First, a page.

Home > The Ripper (The Vampire Diaries: Stefan's Diaries #4)(10)

The Ripper (The Vampire Diaries: Stefan's Diaries #4)(10)
Author: L.J. Smith

These women stood in stark contrast to the serving girl who seemed in charge of the entire room. She couldn't have been older than sixteen or seventeen, and skinny as a jaybird, but every time I saw her, her arms were laden with plates and pint glasses. At one point, I watched her hurry toward the kitchen, but before she got there, she paused to clear the plates from a nearby table. Al that remained on one plate were a few scraps of meat, some potatoes, and a half-eaten rol . She stared hard at the plate, before cautiously grabbing the meat and slipping it into her pocket.

Then, she crammed the rol into her mouth, her cheeks puffing like a chipmunk's, before scurrying back to the kitchen.

I closed my eyes. I'd long ago given up praying, and I didn't think any sort of God would want to hear my requests, but I did wish that no matter what happened, that this helpless seventeen-year-old would stay far, far away from Dutfield Park. Or, for that matter, any bloodthirsty vampire.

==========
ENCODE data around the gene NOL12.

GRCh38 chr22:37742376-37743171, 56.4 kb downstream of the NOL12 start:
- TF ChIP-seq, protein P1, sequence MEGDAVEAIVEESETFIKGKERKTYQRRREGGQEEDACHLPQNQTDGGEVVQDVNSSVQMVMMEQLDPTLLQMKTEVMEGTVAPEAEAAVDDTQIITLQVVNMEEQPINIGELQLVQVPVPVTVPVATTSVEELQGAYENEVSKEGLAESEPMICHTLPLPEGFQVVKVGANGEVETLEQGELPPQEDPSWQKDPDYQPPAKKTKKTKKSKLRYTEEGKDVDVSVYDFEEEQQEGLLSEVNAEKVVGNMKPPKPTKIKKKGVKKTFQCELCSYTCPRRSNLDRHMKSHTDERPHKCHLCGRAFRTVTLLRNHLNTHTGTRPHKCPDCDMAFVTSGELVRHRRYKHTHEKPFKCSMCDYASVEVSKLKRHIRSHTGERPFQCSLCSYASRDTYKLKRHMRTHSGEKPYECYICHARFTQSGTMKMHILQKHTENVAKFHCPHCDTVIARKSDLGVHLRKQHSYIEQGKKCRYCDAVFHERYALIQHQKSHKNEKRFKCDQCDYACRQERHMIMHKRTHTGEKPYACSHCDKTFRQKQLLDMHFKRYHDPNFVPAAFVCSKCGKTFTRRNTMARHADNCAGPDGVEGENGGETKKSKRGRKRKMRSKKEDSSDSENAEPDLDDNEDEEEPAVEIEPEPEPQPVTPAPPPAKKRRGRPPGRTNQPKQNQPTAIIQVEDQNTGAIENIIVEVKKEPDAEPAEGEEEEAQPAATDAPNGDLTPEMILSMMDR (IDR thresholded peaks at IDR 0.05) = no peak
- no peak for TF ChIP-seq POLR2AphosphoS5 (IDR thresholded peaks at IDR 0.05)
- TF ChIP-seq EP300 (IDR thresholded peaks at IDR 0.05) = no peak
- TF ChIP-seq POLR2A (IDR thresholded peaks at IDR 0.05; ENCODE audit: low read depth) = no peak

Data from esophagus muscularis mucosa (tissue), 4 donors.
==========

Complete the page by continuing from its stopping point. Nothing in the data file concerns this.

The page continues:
"Lookin' for a good time, love?" A woman with blond curled hair and crooked teeth perched on the wooden seat opposite me. Her white bosom was overflowing from her bodice.

"No. Sorry," I said roughly, waving my hand away. A memory from New Orleans flooded back to me. It had been in my first few weeks as a vampire, when I'd been bloodthirsty and bul headed, and had dragged Damon to a house of il repute. There, I'd feasted on a young girl, sure that no one would notice or care that she'd disappeared. I couldn't even remember her name now, and I wondered if I'd ever even bothered to learn it in the first place. It was details like those that would cause me to sink into the depths of misery, and here, in this dank tavern, I couldn't escape these split-second flashbacks. Al of them were reminders that no matter what I did, and no matter who I helped, I'd never do enough good deeds to wash away al the blood I was responsible for - and would be for eternity - off my hands. Al I could do was try. And I would do anything to ensure that these women would not die at the hands of a demon.